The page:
Understand the Connection
ABCs of Diabetes
The “ABCs of diabetes” is widely used as a reminder of the importance of tracking your blood sugar numbers, along with your blood pressure and cholesterol. High blood pressure and high cholesterol are well-known risk factors for heart disease and stroke.
In addition to knowing your numbers, lifestyle changes are recommended to manage diabetes, and sometimes medications are as well. So if you're living with diabetes, try to remember these ABCDEs:
A is for A1C, or HbA1c, which is a test that measures blood glucose control over the past two to three months. The A1C target for most people is under 7%.
B is for blood pressure. Nearly 2 out of 3 people with diabetes have high blood pressure. For most people with high blood pressure and diabetes, blood pressure levels should be <130/80 mm Hg.
C is for cholesterol. Total cholesterol, LDL and triglycerides should be monitored.
D is for a healthy diet and, if appropriate, drug therapy.
E is for exercise.
S is for stop smoking. Smoking doubles the risk of heart disease in people with diabetes.
Even when blood sugar levels are reasonably controlled, some inflammation in the blood vessels is likely. So ask about your risk of heart disease and stroke — even if your blood sugar levels are in check.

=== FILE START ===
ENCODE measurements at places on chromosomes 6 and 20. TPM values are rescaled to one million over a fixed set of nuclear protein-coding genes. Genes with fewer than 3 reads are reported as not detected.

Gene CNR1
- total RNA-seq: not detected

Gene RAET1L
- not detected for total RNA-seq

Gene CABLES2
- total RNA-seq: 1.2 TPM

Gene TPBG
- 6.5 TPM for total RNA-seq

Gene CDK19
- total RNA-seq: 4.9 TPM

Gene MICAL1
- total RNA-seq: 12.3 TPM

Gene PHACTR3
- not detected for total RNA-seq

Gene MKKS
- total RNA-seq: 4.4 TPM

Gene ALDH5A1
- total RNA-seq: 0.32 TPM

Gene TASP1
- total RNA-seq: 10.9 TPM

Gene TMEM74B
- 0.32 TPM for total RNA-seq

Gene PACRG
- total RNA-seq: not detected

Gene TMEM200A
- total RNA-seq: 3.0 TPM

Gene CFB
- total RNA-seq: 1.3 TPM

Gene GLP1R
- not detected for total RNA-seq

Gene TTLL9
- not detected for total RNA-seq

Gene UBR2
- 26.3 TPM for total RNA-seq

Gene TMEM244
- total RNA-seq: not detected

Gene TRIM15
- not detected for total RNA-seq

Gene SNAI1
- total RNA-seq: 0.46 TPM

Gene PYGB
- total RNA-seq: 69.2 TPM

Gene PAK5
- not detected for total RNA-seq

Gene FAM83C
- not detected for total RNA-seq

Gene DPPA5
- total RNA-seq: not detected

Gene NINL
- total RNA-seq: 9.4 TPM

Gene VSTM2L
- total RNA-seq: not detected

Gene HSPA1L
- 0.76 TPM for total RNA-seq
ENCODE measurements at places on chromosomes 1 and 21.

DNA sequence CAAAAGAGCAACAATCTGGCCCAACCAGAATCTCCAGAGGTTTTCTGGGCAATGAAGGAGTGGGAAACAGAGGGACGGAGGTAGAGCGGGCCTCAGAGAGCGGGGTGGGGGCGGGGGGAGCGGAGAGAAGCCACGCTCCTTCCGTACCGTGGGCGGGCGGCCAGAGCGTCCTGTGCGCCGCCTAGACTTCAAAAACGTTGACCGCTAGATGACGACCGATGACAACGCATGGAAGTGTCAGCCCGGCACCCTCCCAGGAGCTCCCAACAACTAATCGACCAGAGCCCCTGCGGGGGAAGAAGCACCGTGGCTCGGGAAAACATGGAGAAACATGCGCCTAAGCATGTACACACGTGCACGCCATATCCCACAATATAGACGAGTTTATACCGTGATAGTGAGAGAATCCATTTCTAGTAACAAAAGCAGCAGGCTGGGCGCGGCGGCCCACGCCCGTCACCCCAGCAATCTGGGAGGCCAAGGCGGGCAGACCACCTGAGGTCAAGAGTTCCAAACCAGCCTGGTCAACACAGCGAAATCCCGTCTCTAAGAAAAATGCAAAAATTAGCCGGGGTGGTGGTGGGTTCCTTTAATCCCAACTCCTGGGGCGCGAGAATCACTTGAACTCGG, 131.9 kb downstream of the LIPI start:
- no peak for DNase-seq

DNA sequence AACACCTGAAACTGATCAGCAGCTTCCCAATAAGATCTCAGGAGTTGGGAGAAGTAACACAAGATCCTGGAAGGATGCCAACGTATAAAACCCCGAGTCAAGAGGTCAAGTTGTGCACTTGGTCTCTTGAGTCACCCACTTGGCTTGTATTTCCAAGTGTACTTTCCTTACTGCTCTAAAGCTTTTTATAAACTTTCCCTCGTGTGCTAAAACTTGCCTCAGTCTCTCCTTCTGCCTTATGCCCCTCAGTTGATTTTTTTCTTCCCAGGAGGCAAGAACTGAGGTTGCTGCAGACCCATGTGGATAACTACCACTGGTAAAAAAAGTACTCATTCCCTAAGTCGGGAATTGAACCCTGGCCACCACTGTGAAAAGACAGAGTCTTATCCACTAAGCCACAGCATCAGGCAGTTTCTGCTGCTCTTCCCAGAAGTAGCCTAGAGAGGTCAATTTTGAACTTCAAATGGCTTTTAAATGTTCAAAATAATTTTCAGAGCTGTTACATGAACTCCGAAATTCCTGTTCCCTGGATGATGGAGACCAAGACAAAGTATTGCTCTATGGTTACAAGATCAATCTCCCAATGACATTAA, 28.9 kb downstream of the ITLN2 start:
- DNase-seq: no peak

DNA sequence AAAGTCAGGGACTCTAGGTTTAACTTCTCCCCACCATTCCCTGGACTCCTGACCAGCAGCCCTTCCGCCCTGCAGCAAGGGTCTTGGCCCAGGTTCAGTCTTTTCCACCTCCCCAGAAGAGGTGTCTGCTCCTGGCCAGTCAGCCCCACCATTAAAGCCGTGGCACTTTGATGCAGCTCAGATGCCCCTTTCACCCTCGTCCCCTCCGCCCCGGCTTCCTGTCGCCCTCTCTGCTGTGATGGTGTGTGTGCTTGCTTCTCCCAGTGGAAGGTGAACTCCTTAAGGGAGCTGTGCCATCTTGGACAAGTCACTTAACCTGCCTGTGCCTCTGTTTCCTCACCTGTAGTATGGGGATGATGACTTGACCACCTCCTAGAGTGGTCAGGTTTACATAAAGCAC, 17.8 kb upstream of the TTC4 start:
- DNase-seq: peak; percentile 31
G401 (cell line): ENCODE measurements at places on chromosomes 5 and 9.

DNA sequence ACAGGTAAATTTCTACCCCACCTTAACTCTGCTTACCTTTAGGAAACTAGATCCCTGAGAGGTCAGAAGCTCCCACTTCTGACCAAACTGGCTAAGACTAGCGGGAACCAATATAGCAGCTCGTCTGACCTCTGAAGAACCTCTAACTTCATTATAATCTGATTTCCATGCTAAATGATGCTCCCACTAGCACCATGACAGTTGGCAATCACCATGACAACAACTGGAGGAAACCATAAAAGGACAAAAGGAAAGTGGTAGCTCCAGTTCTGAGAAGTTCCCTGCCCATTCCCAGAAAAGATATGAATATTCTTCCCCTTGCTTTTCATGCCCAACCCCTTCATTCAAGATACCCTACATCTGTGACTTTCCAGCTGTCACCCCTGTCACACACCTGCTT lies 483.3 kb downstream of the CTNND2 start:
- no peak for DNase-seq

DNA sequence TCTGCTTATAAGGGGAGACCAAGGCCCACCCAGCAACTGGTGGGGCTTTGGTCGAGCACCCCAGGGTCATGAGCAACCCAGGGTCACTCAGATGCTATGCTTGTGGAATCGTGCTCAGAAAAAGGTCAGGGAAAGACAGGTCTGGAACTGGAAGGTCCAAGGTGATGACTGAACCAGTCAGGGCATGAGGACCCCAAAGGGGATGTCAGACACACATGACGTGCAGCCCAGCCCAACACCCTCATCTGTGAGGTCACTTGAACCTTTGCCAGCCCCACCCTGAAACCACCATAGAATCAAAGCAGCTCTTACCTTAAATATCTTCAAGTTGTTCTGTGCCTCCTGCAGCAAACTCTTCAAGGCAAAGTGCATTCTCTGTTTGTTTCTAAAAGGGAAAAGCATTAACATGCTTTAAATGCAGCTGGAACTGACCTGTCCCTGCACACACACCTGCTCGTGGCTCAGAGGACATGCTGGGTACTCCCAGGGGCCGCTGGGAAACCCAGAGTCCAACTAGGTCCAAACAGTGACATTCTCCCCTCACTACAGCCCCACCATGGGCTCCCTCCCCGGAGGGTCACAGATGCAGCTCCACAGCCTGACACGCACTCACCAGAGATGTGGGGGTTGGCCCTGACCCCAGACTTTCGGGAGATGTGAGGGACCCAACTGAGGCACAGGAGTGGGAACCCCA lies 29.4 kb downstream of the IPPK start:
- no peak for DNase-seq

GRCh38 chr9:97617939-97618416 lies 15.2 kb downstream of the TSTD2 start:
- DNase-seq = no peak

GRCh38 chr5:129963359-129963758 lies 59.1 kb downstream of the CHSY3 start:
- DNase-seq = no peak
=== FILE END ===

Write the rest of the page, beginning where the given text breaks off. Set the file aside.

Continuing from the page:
In addition, a healthy diet, regular exercise and certain medications that might be prescribed can protect your heart. Experts suggest:
- Adopt a heart-healthy diet, or eating plan.
Eating fewer carbohydrates (especially simple carbohydrates such as table sugar and sweetened beverages that lack nutritional value) can help lower your body’s need for insulin and help regulate your blood sugar level.
- Ask about diabetes medications.
These can help lower blood sugar levels, but it seems some of these medications can benefit the heart, too, especially in people with existing cardiovascular disease.
Published: July 2018
Medical Reviewers: John Bucheit, PharmD, BCACP, CDE; Deborah Croy, DNP, RN, ANP-BC, AACC
CardioSmart Editor-in-Chief: Martha Gulati, MD, MS, FACC, FAHA, FASPC